Advocacy Alert: February 9, 2024


February 9, 2024 | by Amber Smock

Breaking: Illinois Assisted Suicide Bill Filed, Access Living Opposed

Access Living friends and allies,

Last night, Illinois legislators filed a bill that would create physician-assisted suicide in Illinois. 

Known as medical aid in dying (MAID) to supporters, the bill would allow Illinois doctors to prescribe lethal medication to people diagnosed as having six months or less to live. However, Access Living has opposed MAID for many years because when assisted suicide is introduced to a new state, people with disabilities will be the first at risk for a variety of reasons. Today’s Chicago Sun-Times carries an article about the new bill, noting Access Living’s opposition. We are asking our fellow Illinois advocates to start contacting their legislators NOW about this issue at this action link.

What is assisted suicide? 

According to the American Medical Association (AMA), “physician-assisted suicide occurs when a physician facilitates a patient’s death by providing the necessary means and/or information to enable the patient to perform the life-ending act (e.g., the physician provides sleeping pills and information about the lethal dose, while aware that the patient may commit suicide).” The AMA opposes assisted suicide on the grounds that it is “fundamentally incompatible with the physician’s role as healer, would be difficult or impossible to control, and would pose serious societal risks.”

Why does Access Living oppose assisted suicide? Here are the reasons:

Physician bias against people with disabilities: Recent surveys have shown that disability bias among physicians is everywhere. In 2022, Dr. Lisa Iezzoni and several colleagues published an article in Health Affairs, which demonstrated that of 714 physicians interviewed in focus groups, “82.4 percent reported that people with significant disability have worse quality of life than nondisabled people.” With statistics like these, Access Living has significant questions about the physician’s role in deciding who should access MAID.

Illinois already provides options for people to have control over the end of their lives. For example, Illinoisans can set up advance directives, use Do Not Resuscitate forms, or refuse treatment. The choice to live or die, always personal, can take a variety of paths that do not necessitate asking doctors to violate their oaths to do no harm.

People with disabilities are already at significant risk of criminal neglect or abuse. There is simply almost no way to ensure that a person with a disability who asks for MAID is not somehow being coerced by family, their doctor, or insurance companies. Furthermore, existing MAID programs tend to set a high level of burden of proof on the patient to show that they have been coerced. MAID supporters claim that there is no evidence that people are “steered” or coerced; that’s because it’s hard to meaningfully report it.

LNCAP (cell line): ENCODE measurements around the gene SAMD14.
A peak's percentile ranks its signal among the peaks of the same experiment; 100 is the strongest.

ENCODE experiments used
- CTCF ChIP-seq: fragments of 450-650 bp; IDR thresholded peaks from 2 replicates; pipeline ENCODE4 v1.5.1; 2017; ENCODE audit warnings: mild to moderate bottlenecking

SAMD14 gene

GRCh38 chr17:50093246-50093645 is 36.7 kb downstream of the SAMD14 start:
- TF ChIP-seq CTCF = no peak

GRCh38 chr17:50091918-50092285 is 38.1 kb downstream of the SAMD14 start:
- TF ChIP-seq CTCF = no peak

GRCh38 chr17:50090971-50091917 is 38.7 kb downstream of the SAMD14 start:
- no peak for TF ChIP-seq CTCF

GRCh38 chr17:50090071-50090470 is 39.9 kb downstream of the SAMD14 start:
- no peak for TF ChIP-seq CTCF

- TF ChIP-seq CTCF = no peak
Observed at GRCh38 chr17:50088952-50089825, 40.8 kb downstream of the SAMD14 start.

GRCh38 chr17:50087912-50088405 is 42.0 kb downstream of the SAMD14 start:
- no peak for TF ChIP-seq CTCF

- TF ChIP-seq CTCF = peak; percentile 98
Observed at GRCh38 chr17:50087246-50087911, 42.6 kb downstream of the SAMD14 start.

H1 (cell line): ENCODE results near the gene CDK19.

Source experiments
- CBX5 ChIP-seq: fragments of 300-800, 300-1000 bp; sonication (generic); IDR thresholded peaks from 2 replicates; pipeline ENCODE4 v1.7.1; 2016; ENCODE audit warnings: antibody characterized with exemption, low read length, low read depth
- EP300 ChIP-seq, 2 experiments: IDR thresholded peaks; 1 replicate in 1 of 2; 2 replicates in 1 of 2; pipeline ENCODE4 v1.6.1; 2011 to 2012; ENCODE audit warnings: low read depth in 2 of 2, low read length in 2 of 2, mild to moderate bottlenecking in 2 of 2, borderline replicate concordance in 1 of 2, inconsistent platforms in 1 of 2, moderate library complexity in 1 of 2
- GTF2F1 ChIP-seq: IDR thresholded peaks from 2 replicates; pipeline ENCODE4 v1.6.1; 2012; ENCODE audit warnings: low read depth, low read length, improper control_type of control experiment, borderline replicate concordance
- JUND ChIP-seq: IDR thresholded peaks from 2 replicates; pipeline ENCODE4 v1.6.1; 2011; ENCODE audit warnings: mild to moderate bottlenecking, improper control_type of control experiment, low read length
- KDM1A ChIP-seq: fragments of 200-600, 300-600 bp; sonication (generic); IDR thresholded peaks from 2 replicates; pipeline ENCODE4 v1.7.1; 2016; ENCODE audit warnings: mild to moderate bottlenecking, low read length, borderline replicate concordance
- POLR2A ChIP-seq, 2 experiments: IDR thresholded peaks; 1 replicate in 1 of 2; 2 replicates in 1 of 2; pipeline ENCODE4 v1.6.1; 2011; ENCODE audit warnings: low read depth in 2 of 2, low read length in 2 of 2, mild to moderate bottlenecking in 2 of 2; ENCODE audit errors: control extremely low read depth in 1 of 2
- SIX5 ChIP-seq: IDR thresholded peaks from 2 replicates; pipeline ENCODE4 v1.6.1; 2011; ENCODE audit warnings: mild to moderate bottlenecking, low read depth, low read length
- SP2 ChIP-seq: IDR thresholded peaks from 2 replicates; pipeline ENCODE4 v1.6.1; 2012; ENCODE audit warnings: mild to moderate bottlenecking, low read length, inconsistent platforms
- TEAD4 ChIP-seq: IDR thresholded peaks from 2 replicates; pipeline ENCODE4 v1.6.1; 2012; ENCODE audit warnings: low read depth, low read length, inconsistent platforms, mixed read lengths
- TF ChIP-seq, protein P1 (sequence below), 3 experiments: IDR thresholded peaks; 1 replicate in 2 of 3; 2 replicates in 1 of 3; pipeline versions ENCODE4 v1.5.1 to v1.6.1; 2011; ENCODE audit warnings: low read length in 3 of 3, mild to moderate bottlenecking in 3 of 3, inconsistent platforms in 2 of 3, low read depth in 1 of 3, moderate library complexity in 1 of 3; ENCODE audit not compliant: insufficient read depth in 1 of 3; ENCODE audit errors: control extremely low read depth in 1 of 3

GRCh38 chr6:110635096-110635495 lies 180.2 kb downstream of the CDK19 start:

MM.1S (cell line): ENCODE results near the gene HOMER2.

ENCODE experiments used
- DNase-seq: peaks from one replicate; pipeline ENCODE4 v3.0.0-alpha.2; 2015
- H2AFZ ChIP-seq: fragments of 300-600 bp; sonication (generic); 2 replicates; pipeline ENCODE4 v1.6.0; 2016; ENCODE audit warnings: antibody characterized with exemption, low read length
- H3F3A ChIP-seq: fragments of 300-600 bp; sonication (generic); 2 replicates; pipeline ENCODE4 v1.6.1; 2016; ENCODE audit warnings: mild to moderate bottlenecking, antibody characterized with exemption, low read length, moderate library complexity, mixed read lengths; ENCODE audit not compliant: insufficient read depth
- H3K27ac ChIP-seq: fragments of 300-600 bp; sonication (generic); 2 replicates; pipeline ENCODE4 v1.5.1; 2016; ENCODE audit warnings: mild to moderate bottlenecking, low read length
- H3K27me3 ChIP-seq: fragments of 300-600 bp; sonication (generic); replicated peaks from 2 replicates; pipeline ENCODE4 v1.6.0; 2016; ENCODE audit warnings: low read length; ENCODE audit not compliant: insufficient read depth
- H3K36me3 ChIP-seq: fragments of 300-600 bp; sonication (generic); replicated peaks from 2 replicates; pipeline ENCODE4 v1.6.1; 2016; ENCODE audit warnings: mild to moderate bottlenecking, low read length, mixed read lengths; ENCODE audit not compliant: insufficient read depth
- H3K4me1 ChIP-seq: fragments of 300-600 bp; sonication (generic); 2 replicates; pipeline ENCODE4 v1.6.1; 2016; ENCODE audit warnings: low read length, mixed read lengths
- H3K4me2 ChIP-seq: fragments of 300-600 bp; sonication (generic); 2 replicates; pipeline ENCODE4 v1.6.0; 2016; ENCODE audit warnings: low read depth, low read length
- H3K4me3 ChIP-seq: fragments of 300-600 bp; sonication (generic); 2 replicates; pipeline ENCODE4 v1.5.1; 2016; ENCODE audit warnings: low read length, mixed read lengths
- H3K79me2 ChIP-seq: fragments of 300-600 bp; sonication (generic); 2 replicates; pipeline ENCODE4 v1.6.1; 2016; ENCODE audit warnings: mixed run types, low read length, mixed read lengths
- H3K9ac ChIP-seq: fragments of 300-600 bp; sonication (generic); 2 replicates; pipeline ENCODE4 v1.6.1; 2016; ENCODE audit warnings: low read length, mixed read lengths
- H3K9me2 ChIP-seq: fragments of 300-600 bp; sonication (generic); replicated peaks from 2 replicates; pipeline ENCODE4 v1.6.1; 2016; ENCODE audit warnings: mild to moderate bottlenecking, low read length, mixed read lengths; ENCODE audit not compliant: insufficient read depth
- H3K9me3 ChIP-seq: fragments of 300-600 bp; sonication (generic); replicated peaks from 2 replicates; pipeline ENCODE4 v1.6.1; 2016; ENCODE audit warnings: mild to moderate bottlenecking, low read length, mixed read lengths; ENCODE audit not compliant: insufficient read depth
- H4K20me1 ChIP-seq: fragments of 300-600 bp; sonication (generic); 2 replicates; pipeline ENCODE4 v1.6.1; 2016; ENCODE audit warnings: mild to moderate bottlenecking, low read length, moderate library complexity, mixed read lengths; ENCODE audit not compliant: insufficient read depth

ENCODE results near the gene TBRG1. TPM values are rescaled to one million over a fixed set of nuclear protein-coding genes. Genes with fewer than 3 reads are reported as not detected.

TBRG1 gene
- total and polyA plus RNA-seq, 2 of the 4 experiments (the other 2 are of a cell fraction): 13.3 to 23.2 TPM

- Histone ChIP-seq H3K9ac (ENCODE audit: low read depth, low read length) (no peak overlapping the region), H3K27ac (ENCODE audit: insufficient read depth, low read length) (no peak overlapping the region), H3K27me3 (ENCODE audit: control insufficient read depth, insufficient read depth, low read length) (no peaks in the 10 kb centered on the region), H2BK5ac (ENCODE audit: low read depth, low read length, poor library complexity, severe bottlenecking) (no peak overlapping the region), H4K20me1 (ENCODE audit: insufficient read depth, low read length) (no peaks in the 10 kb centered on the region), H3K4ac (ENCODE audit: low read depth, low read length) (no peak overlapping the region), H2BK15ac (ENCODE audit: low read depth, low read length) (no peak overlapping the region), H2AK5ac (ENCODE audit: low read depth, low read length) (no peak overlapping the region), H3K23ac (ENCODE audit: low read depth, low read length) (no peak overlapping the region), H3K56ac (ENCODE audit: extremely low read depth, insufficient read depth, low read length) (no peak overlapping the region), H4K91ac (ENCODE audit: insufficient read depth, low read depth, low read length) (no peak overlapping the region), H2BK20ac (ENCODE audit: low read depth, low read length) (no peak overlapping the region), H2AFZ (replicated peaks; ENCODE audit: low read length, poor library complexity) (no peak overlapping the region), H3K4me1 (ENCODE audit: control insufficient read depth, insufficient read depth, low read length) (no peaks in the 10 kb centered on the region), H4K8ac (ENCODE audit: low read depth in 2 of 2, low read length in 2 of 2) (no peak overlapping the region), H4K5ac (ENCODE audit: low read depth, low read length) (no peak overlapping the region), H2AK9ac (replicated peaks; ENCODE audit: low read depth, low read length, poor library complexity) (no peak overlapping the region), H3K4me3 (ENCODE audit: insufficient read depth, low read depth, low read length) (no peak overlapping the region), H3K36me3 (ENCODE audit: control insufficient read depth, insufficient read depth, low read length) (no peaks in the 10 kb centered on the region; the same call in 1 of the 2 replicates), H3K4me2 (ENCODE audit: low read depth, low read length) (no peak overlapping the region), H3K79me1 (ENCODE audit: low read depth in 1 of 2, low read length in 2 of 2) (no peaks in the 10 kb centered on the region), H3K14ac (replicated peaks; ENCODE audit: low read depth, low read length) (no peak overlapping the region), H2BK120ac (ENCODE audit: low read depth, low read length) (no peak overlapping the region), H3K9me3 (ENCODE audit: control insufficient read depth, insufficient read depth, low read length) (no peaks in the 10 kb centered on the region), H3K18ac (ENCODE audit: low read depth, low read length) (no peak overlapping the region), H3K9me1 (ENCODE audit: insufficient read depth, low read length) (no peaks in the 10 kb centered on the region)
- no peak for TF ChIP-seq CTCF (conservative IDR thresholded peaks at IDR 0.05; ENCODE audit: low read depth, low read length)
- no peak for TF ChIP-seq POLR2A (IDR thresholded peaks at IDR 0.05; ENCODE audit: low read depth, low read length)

Diagnostic uncertainty: Medical projections on how much time someone has to live are famously unreliable. People diagnosed with six months or less to live may go on living for years. If the issue is truly about managing pain or receiving care supports or living in an accessible home, then those should be provided, not simply an option to commit suicide. If disabled people were given appropriate pain management or hospice services, their lives would improve and they might not choose the assisted suicide option.

Privatized healthcare: Again, the healthcare system in the United States is broken, and much of it is now for-profit. Many people are not covered by insurance for treatments and services that would relieve pain and increase independence. It is common for many disabled people to have expensive chronic health problems, giving the insurance industries a financial reason to deny health care services and support for them. However, our lives are not supposed to be about someone else’s bottom line.

We urge the people of Illinois to say “No” to any bill introducing assisted suicide. 
Assisted suicide will only enable further healthcare discrimination against disabled people and other minorities. Our healthcare system has too many leaks to assume that people who are NOT physicians won’t urge assisted suicide on people with disabilities. Instead, what we people with disabilities need is life-saving services and support to improve our ability to manage pain and our ability to be part of our communities. In the future, Access Living will continue to oppose MAID as we believe that the ableism we experience in life will translate in discrimination in death. 

Call to Action: We urge Illinoisans to contact your state legislators to express your concerns related to the dangers of assisted suicide/MAID for disabled people.
 We’ve set up a quick and easy email action alert for you at this link. Expect more alerts on this topic from Access Living as we dig into 2024 Illinois legislative advocacy.

Thank you for your advocacy. Stay tuned for more opportunities coming up soon!

Current Job Openings at Access Living

Community Development Organizer – Disability and Racial Justice
Diversion & Reentry Policy Analyst
Program Coordinator – Survivors of Gun Violence
(Part-Time) Gun Violence Survivors Peer Support Coordinator
Independent Living Technology Program (ILTP) Coordinator